WRESTLING HERITAGE

B: Barreto - Bedford

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Luc Barreto
Cuban born in 1934 Lucas Valiente Tab  was a heavyweight who arrived in Britain in October 1967, already domiciled in Spain where he was seeking Spanish nationality. Most of his contests were in northern England and Scotland with a couple of televised matches against Steve Veidor and Barry Douglas. His UK tour ended abruptly when we were told that he had to return to Spain to complete his citizenship application. Luc's career also ended abruptly. A serious injury in a match in Germany led to premature retirement, followed by a successful singing career during which he released thirty records.

Tony Barron 
1980s  twenty stone shaven headed, tattooed bruiser from Norwich worked for both the independent promoters, mainly in East Anglia, and for Joint Promotions under the stewardship of Max Crabtree. His moment of glory came in opposition to Marty Jones at the Royal Albert Hall in 1985 at the last  Joint Promotions Royal Albert Hall promotion.

Tony Barry (Isle of Man)
One of the Uks youngest professionals, having his first paid bout in 1971 when just fifteen years old. A hairdresser by trade Tony was introduced to wrestling by his boss,Bill Kennedy, and learned the trade at the George Barnabus Wrestling Club. Tony lived in  the Isle of Man where he tagged with Phil Barry, advertised as the Barry Brothers, but no relation.

Tony Barry (Manchester)
Stocky build and  more than his fair share of black hair Tony Barry was something of  a Northern teenage sensation of the late sixties and early seventies. For a brief period he seemed to be everywhere and destined for the top.

The Manchester youngster was the nephew of the old warhorse, Jim Hussey,  and turned professional when he was just sixteen years old after showing an interest in judo and learning to wrestle  at Black Panther's gym in Openshaw  and the Failsworth Amateur Wrestling Club, which also nurtured Johnny Saint.  

His professional debut resulted in a drawn verdict against Eddie Rose. In those days Manchester was a hotbed of wrestling activity and Tony gained initial experience for independent promoters before being quickly signed up to work for Wryton Promotions by Martin Conroy.

It all looked so promising, but came to nothing as Tony disappeared from our radar in the early 1970s. Eddie Rose recalled, “Tony used to come to the Black Panther's gym in Openshaw. I used to train with him and had several bouts with him in the Manchester area.   He was a good lad and improving by the month when he dropped out of sight. I often wondered what became of him because he had great potential.” We would welcome information about this promising wrestler.

Al Bastien

Light heavyweight  Al Bastien, from Belgium, was a stylish wrestler with a scientific style that benefited from the strength resulting from his fanatical weight lifting regime.  Despite rarely venturing far from his Belgian home he made two short visits to Britain. In May 1962 he visited the south of England for two weeks, opponents including Don Branch, Steve Logan, Les Kellett and Tony Cassio. He returned in September, 1972, losing to Les Kellett at the Royal Albert Hall.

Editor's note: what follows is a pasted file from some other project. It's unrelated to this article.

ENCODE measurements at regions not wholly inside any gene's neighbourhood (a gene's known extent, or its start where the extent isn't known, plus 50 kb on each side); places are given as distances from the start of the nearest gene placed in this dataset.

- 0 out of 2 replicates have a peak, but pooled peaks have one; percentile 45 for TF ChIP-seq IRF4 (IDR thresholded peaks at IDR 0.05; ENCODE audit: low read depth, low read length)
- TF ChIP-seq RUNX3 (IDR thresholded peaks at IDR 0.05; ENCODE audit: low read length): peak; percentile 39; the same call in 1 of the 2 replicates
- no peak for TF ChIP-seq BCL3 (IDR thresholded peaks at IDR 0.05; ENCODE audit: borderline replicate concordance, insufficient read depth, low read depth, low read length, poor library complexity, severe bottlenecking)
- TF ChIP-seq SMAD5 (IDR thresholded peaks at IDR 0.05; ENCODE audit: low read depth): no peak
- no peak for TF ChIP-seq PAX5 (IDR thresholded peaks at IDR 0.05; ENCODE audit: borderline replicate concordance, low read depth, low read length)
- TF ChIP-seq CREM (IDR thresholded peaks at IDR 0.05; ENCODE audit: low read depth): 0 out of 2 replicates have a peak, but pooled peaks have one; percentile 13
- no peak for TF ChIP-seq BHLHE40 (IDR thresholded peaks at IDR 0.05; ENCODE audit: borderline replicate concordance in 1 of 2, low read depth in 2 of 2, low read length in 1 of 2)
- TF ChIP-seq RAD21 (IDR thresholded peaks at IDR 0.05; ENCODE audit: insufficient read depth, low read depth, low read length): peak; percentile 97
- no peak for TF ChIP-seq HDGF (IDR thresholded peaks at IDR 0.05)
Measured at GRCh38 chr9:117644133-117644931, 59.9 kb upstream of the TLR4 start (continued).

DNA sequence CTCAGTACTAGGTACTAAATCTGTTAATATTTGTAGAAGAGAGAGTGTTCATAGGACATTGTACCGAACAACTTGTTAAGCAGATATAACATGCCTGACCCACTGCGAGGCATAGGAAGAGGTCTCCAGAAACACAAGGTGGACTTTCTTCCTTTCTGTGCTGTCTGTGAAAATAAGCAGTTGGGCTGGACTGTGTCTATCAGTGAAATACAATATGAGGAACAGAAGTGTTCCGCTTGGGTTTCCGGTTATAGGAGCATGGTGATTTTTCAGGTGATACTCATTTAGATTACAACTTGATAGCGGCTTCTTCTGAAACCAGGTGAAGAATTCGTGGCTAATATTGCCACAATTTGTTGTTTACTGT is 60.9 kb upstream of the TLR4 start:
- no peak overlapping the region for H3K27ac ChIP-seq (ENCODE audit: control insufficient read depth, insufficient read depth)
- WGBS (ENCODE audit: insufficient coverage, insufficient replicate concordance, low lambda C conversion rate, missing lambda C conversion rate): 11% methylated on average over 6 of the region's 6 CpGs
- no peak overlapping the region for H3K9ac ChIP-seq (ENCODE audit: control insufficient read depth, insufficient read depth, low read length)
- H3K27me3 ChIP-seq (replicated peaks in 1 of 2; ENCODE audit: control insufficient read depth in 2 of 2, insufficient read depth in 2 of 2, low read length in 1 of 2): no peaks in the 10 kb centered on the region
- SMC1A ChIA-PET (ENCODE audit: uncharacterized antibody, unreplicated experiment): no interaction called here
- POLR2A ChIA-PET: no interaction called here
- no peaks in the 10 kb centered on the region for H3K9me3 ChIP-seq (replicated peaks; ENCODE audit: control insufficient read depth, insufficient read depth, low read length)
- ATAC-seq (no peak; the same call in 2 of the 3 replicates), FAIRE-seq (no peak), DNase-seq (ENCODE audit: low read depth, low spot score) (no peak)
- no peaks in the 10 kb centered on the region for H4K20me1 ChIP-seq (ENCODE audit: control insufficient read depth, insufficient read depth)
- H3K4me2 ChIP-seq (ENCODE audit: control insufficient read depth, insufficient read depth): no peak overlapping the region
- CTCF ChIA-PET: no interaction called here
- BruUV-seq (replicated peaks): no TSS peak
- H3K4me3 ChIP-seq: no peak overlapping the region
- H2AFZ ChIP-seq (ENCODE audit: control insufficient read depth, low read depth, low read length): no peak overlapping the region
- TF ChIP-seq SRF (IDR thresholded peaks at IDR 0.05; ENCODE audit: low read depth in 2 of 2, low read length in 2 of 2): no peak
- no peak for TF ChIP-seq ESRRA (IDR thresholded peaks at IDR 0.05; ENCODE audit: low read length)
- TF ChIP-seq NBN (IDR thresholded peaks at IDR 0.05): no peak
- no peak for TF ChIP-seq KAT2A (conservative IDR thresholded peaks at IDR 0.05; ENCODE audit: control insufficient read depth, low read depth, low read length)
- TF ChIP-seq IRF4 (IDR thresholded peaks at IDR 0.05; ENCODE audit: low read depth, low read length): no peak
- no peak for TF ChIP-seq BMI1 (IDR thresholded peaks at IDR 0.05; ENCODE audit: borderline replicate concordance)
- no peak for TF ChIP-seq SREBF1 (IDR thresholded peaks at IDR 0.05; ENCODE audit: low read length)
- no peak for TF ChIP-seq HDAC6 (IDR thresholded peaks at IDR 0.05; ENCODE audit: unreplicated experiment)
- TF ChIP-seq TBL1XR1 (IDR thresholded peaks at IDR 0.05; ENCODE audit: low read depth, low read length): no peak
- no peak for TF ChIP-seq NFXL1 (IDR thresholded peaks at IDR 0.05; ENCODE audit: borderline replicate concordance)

Billy Bates
1960s middleweight from York trained by Jim Grosert.  Billy's day job was a milkman whilst by night he worked for the independent promoters of the North East of England: Don Robinson, Cyril Knowles, Allan and Taylor. On occasions tagged with Jim Armstrong of Leeds.

Alan J. Batt (Also known as The Skull, Red Demon, The Disciple)
Brian Alan Thurley was born in Bishops Stortford in April, 1938. When he died seventy two years later he was mourned as the wrestler known as Alan J. Batt.  As a youngster Alan had an interest in boxing which he pursued for some time before turning to wrestling. Pursuit of a professional wrestling career was put on hold until he completed nine years serving in the army. Alan worked mainly for the independent promoters in the 1970s and 1980s, though did some work for Joint Promotions also. Alan J Batt was also the face behind numerous masks on the independent circuit, including those of the Red Demon and The Skull and The Disciple. He died on 16th October, 2010.

Joe Batten
From around the mid 1930s until the 1950s Angel Face Joe Batten  of Notting Hill seemed to be everywhere in the north and midlands. Our earliest records are from 1937, facing top class opponents such as Billy Riley, Jack Dale and Jack Atherton. Prior to wrestling Joe was a professional boxer from 1924 until 1931 with at least 118 matches on his record. Reports are of a rough, uncompromising villain of the ring. Following the war he appears to have gained some poundage and regularly opposed fully blown heavyweights. 

Fernand Bawin
One time World welterweight champion Fernand Bawin came to British shores in 1953. He returned for further tours in 1959 and 1961, a ko win on television over Les Kellett in November, 1959; and a loss against  Mick McManus in February, 1961. Bawin was a regular worker in Germany during the 1970s, wrestling in  Hannover, Bremen and other German towns. German promoters sometimes  billed him as as Mick Mac Bawin. Towards the end of the 1970s he took to officiating and  worked in Graz, Austria, as a referee for Otto Wanz.